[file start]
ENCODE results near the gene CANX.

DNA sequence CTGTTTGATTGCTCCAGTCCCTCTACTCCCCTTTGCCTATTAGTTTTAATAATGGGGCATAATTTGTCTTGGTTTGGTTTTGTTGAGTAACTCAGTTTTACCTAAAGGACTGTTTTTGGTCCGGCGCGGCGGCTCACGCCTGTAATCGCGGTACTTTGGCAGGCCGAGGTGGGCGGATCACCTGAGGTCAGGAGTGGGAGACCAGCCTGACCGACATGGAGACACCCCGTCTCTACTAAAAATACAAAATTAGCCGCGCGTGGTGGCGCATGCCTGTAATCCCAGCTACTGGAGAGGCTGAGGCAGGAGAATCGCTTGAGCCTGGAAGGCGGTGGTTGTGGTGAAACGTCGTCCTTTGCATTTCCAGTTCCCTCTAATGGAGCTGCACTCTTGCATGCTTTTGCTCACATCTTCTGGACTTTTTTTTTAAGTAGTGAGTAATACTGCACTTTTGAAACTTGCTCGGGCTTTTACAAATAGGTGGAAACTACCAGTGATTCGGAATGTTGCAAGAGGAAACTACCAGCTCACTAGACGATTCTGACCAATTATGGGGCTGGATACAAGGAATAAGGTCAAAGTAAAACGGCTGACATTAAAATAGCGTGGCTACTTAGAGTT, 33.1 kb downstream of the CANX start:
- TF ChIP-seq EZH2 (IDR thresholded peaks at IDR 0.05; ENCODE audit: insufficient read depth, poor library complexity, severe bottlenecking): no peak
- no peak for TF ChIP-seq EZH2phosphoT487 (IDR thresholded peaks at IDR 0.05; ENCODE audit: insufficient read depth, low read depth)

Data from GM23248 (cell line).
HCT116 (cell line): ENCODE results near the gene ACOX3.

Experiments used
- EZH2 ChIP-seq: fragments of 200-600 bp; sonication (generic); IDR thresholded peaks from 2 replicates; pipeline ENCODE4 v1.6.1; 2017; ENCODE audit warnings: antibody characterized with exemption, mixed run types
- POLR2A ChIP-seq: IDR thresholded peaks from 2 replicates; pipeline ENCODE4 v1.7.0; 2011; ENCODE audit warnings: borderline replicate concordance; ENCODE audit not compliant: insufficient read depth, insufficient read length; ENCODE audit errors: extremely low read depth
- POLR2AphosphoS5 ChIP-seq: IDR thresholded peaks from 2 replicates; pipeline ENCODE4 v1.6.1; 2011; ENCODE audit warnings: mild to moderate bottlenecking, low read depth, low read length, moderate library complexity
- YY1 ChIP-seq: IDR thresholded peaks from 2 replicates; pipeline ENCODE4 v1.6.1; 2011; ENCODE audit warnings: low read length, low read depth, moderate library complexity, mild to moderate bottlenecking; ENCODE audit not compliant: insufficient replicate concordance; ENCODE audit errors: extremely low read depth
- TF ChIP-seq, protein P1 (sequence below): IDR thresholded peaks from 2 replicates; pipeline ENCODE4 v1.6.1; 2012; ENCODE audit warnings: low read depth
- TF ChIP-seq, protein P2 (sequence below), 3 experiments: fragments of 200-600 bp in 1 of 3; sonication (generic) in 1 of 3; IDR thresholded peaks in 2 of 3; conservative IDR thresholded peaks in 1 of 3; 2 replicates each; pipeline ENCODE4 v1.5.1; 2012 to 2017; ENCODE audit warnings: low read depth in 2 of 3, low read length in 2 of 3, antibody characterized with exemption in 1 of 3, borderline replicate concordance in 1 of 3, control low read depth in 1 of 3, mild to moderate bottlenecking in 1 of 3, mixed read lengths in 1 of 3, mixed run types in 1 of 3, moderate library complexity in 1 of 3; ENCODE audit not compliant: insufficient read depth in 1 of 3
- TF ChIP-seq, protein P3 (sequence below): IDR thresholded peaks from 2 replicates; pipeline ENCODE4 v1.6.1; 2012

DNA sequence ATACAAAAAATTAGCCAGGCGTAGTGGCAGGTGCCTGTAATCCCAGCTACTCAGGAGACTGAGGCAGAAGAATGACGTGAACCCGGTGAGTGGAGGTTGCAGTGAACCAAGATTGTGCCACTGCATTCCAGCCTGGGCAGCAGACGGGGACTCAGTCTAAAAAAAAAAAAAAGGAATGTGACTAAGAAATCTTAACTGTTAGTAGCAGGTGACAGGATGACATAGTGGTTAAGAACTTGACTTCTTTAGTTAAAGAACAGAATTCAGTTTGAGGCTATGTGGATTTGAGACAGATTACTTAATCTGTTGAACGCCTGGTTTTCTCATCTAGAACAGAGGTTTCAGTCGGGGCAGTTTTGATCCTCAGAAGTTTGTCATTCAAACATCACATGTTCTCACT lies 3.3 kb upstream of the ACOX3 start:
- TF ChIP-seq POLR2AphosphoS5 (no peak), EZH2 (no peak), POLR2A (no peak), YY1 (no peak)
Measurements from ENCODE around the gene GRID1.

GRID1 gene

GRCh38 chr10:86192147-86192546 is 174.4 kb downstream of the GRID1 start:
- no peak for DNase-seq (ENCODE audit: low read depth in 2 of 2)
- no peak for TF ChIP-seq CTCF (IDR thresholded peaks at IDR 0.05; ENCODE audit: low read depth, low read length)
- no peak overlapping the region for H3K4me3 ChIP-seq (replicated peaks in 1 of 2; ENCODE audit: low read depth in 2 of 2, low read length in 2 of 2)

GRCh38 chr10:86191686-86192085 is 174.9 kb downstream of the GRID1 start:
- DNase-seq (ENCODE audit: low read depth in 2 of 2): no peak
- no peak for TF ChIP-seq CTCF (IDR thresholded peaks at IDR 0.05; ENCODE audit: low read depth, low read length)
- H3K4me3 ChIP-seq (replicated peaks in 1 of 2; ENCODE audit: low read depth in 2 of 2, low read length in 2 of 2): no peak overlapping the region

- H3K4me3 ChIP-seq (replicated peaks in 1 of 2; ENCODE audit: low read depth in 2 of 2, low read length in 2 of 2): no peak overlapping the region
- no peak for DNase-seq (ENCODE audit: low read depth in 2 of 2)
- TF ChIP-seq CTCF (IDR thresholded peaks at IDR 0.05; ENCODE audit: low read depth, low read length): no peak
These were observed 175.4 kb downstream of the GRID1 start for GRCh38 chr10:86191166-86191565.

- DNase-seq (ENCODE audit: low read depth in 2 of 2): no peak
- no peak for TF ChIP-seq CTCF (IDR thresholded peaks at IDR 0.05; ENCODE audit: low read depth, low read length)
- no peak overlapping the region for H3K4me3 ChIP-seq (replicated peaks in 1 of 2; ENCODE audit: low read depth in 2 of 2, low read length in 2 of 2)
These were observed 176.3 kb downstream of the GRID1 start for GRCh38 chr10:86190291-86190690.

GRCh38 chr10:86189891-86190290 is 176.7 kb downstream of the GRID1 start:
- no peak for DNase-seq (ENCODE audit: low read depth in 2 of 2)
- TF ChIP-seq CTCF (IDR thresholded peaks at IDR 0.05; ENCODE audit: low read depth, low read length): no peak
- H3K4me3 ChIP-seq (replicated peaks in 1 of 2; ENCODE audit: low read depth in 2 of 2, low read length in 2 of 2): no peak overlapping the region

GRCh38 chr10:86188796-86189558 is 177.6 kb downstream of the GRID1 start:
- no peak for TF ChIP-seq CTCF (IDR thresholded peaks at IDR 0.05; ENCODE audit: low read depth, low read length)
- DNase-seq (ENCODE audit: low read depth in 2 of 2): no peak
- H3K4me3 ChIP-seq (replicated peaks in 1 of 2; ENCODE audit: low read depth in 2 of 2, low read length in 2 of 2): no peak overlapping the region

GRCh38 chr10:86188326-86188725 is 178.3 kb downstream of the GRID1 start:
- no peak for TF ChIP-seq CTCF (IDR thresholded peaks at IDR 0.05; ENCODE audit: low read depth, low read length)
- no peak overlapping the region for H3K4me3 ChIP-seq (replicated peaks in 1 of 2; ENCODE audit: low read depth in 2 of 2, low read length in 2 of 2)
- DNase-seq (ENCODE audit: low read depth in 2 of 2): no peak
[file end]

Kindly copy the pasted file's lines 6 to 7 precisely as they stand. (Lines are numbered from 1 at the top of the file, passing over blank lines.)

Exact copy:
HCT116 (cell line): ENCODE results near the gene ACOX3.

Experiments used